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United States Department of Agriculture

Agricultural Research Service

Title: Compositional and Sensory Analyses of Sweet Potatoes after X-Ray Irradiation Quarantine Treatment.

Author
item Wall, Marisa

Submitted to: HortScience
Publication Type: Peer Reviewed Journal
Publication Acceptance Date: August 11, 2003
Publication Date: June 1, 2004
Citation: Wall, M.M. 2004. Compositional and sensory analyses of sweetpotatoes after x-ray irradiation quarantine treatment. Hortscience 39:574-577.

Interpretive Summary: Hawaii-grown sweet potatoes cannot be shipped to mainland U.S. or international markets without being treated for quarantine security against insect pests. Two types of sweet potatoes were treated with low doses of X-ray irradiation and evaluated for changes in sugars, starch, color, firmness, and flavor to determine whether irradiation negatively impacts sweet potato quality. Irradiation doses likely to be effective for quarantine treatment did not reduce the compositional or sensory quality of sweet potatoes. However, slight decreases in firmness and starch contents were observed, and these factors may shorten sweet potato storage life.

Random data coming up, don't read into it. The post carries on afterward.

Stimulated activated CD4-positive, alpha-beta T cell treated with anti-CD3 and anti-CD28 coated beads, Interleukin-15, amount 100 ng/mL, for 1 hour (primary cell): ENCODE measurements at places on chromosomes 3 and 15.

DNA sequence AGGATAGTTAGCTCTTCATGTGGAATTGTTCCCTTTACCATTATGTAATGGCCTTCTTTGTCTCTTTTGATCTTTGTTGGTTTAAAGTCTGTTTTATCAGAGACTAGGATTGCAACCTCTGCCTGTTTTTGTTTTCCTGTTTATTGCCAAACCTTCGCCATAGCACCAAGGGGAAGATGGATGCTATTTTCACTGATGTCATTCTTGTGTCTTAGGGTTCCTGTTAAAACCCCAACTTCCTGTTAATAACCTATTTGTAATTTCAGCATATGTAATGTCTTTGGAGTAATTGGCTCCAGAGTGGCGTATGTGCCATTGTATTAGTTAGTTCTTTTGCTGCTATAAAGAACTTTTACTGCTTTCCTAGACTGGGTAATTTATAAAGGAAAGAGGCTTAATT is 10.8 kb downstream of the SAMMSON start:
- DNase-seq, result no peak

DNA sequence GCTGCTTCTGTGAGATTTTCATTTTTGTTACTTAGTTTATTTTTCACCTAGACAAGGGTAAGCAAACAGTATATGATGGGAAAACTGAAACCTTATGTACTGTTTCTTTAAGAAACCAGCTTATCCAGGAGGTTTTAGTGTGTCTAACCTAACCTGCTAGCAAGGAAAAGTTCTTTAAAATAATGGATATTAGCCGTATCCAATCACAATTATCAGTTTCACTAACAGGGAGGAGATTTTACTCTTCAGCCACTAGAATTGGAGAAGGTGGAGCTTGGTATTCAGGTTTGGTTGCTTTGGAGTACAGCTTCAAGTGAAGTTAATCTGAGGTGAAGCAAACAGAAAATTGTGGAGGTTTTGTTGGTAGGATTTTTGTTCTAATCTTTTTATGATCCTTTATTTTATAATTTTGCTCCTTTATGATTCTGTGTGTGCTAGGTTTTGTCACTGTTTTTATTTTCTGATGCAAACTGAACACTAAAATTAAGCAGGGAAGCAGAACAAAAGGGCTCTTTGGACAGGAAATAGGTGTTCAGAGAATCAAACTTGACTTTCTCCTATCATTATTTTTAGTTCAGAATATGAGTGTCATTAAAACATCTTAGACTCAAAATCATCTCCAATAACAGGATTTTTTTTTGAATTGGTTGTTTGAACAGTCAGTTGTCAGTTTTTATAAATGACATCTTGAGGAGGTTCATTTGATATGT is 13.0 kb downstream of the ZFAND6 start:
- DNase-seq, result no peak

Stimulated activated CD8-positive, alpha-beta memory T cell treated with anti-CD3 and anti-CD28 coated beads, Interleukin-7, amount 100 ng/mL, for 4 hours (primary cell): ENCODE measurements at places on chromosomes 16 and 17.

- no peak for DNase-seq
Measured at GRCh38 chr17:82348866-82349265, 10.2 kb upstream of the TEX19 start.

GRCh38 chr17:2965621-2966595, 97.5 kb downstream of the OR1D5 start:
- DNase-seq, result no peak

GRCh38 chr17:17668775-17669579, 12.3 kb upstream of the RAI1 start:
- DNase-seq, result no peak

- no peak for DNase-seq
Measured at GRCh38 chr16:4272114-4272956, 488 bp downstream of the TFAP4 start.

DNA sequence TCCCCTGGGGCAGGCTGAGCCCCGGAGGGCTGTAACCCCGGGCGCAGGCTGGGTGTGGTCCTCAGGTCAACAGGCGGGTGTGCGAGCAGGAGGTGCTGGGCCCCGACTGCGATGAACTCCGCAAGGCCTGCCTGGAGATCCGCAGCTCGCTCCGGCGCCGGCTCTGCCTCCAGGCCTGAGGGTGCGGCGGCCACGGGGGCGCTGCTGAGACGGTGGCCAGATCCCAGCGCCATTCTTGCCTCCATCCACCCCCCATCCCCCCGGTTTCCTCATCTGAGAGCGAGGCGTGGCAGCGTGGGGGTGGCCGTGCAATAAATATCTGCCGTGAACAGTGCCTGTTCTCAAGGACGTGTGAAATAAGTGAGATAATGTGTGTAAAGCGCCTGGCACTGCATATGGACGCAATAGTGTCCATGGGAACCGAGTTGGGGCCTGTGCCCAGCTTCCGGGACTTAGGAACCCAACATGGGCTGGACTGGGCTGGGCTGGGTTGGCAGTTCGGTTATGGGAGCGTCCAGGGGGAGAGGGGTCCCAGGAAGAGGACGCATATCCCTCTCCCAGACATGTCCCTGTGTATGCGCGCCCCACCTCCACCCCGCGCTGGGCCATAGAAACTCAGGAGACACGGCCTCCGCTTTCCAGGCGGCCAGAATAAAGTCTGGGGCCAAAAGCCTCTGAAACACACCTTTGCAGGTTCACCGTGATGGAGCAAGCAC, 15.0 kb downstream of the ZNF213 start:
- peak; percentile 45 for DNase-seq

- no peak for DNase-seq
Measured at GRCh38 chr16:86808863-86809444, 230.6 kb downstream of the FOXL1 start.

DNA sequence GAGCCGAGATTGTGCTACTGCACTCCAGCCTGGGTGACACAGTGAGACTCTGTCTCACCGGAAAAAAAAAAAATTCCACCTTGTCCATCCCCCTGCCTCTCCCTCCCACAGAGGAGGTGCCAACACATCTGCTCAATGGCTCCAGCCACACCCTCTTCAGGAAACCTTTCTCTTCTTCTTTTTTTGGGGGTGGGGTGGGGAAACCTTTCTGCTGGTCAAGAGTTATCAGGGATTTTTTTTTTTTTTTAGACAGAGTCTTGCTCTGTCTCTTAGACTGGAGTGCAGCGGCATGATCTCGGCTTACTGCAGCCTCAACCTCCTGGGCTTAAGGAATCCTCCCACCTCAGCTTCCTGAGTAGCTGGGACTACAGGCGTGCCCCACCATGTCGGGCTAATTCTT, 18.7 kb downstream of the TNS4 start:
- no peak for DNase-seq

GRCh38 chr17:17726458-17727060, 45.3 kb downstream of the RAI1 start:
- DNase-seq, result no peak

Technical Abstract: Sweet potato [Ipomoea batatas (L.) Lam.] roots of two Hawaii-grown clones were treated with 100 to 600 Gy X-ray irradiation and evaluated for quality. Root moisture content, surface color, and glucose and fructose concentrations were not affected by irradiation treatment for either the red-skin, yellow-flesh (RY) or the white-skin, purple-flesh (WP) clones. Firmness decreased at higher doses for RY roots, but not for WP roots. The percent alcohol insoluble solids and the starch concentrations of raw roots decreased linearly in response to increasing dose for both clones. Maltose was not detected in raw roots, but decreased at higher doses in cooked RY roots only. Irradiation had the greatest effect on sucrose concentrations, which increased linearly in response to dose as starch concentrations decreased. A sensory panel perceived sweet potato roots treated with 600 Gy irradiation as sweeter than control roots. Panelists found the overall acceptability to be the same for control and 600 Gy treated roots for both clones.

Last Modified: 12/19/2014
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